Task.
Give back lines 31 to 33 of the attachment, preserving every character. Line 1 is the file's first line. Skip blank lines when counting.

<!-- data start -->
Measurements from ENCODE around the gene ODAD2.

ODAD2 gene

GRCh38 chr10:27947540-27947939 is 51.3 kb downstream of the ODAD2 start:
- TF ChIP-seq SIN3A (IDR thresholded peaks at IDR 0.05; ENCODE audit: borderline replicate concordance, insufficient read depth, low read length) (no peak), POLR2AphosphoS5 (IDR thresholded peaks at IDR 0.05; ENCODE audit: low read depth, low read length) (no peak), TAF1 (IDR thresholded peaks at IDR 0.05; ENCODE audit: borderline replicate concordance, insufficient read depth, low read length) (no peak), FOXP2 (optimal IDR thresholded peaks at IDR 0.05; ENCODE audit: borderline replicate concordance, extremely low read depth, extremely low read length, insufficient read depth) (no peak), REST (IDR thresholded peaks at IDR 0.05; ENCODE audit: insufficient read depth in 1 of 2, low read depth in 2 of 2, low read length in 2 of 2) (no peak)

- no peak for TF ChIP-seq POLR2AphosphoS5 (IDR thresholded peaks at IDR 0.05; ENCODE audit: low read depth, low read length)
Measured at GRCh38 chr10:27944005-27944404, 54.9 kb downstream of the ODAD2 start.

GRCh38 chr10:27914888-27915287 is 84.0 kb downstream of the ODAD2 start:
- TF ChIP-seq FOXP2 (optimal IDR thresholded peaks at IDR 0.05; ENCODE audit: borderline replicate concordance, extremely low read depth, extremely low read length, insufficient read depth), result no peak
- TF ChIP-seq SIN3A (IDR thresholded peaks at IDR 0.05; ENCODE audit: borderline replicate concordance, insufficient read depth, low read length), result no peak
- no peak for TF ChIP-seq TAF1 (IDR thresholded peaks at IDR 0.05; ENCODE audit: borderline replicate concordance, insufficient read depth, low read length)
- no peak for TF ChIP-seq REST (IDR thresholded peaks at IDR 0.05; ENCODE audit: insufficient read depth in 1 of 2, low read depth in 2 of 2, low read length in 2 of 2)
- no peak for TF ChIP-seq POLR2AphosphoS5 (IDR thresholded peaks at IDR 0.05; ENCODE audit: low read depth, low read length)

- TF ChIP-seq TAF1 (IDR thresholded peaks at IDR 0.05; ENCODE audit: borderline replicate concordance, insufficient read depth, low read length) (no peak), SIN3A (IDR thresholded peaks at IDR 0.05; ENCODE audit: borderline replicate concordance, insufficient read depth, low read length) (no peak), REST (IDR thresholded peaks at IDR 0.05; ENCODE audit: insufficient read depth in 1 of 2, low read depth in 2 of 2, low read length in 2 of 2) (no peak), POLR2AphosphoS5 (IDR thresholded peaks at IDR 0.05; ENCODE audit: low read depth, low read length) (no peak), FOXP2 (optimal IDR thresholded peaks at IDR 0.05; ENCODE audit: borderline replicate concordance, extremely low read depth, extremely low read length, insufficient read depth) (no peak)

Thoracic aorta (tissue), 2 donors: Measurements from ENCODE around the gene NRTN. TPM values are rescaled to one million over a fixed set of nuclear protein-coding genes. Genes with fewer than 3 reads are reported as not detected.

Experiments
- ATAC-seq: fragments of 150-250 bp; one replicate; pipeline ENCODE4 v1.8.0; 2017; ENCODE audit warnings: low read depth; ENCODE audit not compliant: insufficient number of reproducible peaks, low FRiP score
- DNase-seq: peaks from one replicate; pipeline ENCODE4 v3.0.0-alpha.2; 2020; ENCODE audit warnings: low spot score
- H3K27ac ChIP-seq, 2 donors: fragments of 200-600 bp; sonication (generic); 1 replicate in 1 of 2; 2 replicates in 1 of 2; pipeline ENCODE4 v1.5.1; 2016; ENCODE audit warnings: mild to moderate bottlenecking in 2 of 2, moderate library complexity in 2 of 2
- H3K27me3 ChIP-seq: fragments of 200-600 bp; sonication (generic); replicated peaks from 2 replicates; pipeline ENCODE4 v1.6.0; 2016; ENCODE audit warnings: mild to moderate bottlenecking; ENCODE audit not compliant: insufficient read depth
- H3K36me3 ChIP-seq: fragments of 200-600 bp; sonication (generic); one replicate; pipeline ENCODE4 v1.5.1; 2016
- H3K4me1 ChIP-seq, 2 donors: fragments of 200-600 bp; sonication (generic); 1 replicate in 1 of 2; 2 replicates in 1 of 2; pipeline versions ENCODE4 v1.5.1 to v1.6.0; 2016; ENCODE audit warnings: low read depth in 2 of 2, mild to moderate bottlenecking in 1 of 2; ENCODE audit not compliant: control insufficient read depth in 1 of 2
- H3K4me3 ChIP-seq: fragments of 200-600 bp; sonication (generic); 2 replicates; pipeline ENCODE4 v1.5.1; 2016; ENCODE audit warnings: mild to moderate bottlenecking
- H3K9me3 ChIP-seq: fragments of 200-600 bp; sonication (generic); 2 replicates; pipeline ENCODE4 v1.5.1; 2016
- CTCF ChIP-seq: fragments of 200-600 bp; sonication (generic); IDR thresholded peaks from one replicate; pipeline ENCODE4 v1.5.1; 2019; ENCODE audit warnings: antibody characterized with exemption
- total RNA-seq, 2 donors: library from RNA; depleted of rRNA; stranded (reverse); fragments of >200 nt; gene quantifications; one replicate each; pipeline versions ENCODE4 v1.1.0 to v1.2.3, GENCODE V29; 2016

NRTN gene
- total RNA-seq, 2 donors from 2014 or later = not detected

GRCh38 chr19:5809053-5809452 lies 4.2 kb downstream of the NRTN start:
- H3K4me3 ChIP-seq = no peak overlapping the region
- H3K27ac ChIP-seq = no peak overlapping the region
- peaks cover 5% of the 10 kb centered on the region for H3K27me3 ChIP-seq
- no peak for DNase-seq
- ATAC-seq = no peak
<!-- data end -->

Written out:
- peaks cover 5% of the 10 kb centered on the region for H3K27me3 ChIP-seq
- no peak for DNase-seq
- ATAC-seq = no peak